- It is true. The administration recognizes that there are criminal traditions and uses these mechanisms for their own purposes. How? The chiefs are tied to the criminals themselves, who may affect the other prisoners, and through them they set the desired order. The “blatnois” are, in fact, extra wardens. For this they have certain concessions in detention rules. I have been repeatedly approached by convicts who complained that they could no longer tolerate these orders. I tried to help them – to write a complaint, for example. The administration, when seeing that the prisoner was asking for help, called the “blatnois”. Those approached the man and started their “work”: “What is it that you do not you like? Already spoke to Autuhovich? Should I break your spine?” After this many changed their minds. It is for this purpose that this cooperation between the “blatnois”and the administration was established.

- How did these “crime bosses” treat you?

- In the colony, except those who cooperate with the administration, there are “crime bosses” who refused to spy on prisoners or assist the wardens, they were by themselves. I talked with these people. It should be noted that they tend to be very fair and are not silent. If there are some problems, they try to solve them, urge the administration to perform its duties. Therefore, they are more likely to be thrown in a punishment cell, so that they could not be seen in the colony. After several solitary confinements there is a trial and such prisoners are sent to prisons, where the possibility of contact with other convicts is minimal.

- How are political prisoners treated in prisons and colonies?

- I must say that political prisoners cannot communicate with each other – it is forbidden by law. Therefore, I received all the information from the newspapers. I knew in advance, for example, that Dzmitry Dashkevich was going to Hrodna prison. On the eve of this, I was summoned to the warden, who asked me if did not mind to be in the same cell with him. I said I didn’t. But then they changed their mind and told me to go to another room, and Dzmitry was then put in my cell. We never saw each other in prison. As for the attitude of other inmates to political prisoners, then it is good. Aggression and distrust are rather an exception.

- I will ask a question you’ve probably heard more than once. Maybe it was not worth starting the struggle? Going with the tide, instead: pay the authorities not to be touched, but keep the old life of a businessman?

- I have had many opportunities to have the money from the air. There were offers from officials of the executive committee, but for me it was unacceptable. I knew very well that I earned my money myself. My parents are not government officials, no one was there. I always paid taxes. I knew that I never had any debts. And when officials came to me and demanded that I paid it just enraged me. Even in the 90s, the bandits did not come to me, because they knew they could not expect anything new from me. I could not resolve issues with the officials, as if they were bandits, therefore I appealed to the competent authorities. And everyone knows the result. On the other hand, I could not make a deal with my conscience. I’m not this sort of person.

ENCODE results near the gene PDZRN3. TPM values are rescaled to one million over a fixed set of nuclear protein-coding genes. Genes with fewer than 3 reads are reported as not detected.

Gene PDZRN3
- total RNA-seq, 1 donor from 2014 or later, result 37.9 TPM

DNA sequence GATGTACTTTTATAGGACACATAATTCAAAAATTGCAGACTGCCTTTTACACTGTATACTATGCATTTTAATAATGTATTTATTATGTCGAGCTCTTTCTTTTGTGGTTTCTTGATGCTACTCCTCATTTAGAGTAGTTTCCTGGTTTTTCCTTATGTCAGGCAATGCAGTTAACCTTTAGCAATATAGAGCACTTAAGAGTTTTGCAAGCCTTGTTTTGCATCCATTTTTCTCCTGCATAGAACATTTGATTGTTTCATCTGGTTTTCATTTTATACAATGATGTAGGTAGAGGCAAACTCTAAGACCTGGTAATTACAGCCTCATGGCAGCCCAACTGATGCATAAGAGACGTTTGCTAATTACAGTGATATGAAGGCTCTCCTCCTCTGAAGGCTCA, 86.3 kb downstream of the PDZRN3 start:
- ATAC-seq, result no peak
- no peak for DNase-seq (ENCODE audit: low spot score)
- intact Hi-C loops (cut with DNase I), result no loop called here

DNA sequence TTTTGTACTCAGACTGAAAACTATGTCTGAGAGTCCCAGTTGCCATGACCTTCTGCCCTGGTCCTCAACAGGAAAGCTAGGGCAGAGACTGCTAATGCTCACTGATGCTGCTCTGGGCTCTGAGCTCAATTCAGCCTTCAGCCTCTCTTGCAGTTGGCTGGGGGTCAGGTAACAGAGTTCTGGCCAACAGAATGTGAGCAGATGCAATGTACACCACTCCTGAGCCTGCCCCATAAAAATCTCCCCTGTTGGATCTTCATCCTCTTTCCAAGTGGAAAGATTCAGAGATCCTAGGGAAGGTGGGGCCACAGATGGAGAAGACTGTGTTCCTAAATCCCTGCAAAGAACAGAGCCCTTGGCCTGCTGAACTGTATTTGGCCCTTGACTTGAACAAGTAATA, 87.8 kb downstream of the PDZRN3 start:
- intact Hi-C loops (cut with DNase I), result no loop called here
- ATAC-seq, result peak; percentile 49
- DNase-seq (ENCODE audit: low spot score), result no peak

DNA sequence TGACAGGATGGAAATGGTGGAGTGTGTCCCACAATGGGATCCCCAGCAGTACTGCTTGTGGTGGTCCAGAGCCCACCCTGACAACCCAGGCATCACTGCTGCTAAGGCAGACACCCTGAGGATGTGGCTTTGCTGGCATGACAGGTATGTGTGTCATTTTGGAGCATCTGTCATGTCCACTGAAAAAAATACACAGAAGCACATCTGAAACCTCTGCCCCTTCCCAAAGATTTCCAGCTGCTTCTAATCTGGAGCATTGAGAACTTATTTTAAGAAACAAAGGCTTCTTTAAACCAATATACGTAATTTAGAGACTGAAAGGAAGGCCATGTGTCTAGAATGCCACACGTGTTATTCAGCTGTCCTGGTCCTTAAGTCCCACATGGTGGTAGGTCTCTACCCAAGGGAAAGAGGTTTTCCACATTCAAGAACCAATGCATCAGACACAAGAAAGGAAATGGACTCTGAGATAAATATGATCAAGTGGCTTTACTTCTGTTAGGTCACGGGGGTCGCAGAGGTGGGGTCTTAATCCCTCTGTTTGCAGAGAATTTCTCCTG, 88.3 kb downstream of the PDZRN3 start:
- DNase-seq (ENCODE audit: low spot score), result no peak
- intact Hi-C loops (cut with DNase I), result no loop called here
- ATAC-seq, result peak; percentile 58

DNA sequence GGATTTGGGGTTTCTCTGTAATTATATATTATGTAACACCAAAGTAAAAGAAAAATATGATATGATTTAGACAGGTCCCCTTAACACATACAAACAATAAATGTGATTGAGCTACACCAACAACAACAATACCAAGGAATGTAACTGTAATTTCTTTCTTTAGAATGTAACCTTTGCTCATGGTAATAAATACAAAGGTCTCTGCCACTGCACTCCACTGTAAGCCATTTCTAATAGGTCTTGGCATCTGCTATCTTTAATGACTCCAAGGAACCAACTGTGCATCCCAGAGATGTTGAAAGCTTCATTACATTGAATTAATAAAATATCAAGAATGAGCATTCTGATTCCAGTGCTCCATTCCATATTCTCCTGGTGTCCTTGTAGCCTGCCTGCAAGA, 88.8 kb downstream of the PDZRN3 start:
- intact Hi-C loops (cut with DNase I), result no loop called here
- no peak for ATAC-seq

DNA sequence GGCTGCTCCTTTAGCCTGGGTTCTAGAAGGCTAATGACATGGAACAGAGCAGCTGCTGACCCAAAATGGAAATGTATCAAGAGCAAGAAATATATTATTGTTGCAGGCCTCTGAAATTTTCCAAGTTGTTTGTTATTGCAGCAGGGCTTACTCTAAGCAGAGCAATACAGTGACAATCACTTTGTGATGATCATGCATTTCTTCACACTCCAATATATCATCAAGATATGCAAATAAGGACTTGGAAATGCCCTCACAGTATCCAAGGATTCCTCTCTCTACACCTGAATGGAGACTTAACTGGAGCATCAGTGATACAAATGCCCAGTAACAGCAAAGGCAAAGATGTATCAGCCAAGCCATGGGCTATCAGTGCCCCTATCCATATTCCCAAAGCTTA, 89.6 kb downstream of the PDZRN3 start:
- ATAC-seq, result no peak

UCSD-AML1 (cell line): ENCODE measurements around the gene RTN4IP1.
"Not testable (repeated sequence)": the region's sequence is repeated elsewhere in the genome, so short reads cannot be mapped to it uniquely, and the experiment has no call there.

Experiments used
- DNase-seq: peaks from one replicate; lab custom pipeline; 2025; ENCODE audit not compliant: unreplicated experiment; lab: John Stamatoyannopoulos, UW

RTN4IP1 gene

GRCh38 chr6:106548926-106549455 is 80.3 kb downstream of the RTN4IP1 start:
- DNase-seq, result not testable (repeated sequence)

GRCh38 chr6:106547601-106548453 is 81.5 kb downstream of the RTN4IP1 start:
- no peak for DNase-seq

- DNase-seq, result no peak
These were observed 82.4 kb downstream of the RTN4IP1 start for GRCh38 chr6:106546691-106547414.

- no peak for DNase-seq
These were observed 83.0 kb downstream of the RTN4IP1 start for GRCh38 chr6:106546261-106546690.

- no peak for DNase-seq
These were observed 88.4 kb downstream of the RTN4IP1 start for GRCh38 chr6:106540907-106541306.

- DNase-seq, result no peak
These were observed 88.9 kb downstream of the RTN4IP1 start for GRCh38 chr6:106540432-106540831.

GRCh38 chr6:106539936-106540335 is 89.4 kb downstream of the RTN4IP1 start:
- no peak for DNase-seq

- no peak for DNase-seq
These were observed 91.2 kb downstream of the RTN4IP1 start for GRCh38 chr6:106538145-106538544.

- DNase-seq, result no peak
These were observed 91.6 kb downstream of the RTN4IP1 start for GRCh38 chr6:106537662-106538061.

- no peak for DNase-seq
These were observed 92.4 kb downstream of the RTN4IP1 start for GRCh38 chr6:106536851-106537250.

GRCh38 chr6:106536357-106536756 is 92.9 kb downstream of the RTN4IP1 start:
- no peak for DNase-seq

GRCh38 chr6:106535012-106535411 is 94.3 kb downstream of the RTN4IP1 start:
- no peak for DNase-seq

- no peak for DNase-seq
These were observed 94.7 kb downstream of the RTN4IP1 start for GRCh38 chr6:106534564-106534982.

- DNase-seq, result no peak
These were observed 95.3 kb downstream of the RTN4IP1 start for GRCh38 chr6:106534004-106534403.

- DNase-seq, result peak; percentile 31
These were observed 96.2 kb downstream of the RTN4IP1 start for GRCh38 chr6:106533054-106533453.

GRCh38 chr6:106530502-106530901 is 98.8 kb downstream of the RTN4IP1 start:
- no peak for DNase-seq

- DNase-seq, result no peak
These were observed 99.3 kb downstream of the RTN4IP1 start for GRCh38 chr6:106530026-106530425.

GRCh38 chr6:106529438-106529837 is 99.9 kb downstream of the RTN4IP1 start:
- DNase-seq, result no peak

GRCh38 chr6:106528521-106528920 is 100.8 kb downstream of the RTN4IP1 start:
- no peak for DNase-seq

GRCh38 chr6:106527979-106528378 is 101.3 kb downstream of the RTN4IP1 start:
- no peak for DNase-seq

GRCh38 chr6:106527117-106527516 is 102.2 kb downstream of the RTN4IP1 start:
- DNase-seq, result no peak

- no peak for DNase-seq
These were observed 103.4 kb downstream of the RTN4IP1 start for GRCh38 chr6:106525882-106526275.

- When political prisoners are released, people greet them with thanks, kind words. Many people hope that here is this man who has suffered so much and was not broken in prison, and he will become a Belarusian leader. Do you have any political ambitions? In 2004 you ran in the parliamentary elections...

- I did not become a candidate because of a political career. I just saw no other way to change life in the region, to improve conditions for business. All these problems are now relevant to my countrymen. In 2004, I had a strong support from my associates who helped me in those elections. With regard to the current situation. As before, I do not belong to any political parties and movements. I do not see myself in politics so far. I need time to figure out what’s going on now in the socio-political life of the country. I read that many people went abroad. The mood of the people is passive, there is a certain disappointment. The opposition did not really fulfill many aspirations of the people. But in order to give a more complete evaluation, I need time to fill the information vacuum created during my imprisonment.

- You were in Afghanistan. Is it true that someone who once was in a war, never gives up?

- This is true in a way, but I would never give up even without a war. Of course, serving in the army formed me. As a leader I am quite categorical. In my firm there was such an order: what I said was the law. The employees should comply with the requirements of the enterprise. I did not tolerate drinking, negligence, sloppiness. I sent many drivers for treatment when they agreed to that. As for the war in Afghanistan, there is a notion of the “Afghan syndrome”, which is believed to be possessed by many who were there. Indeed, the Afghan war veterans possess a painfully heightened sense of justice. They do not tolerate violation of the law on the psychophysical level. Do not forget with what noble ideas the Soviet soldiers were sent to Afghanistan, and what there was actually going on and how they were subsequently frustrated when the real purpose of the war became known.

- Now, it is a hectic time, if you look at the situation in Ukraine. I know that you were monitoring the news. How do you assess the actions of Russia? And the reaction of the official Minsk?

- What seemed impossible a few months ago, happened today. I mean the annexation of the Crimea and Russia’s further actions in eastern Ukraine. This situation has shown that the mechanisms of international law do not work against blunt force, supported by energy resources and nuclear weapons. Belarus in this sense is even weaker then Ukraine: we do not have mass protests, civil society, political forces that will resist the aggression of the Kremlin. I do not know whether Lukashenka realizes this, but his political and actual life will greatly depend on it.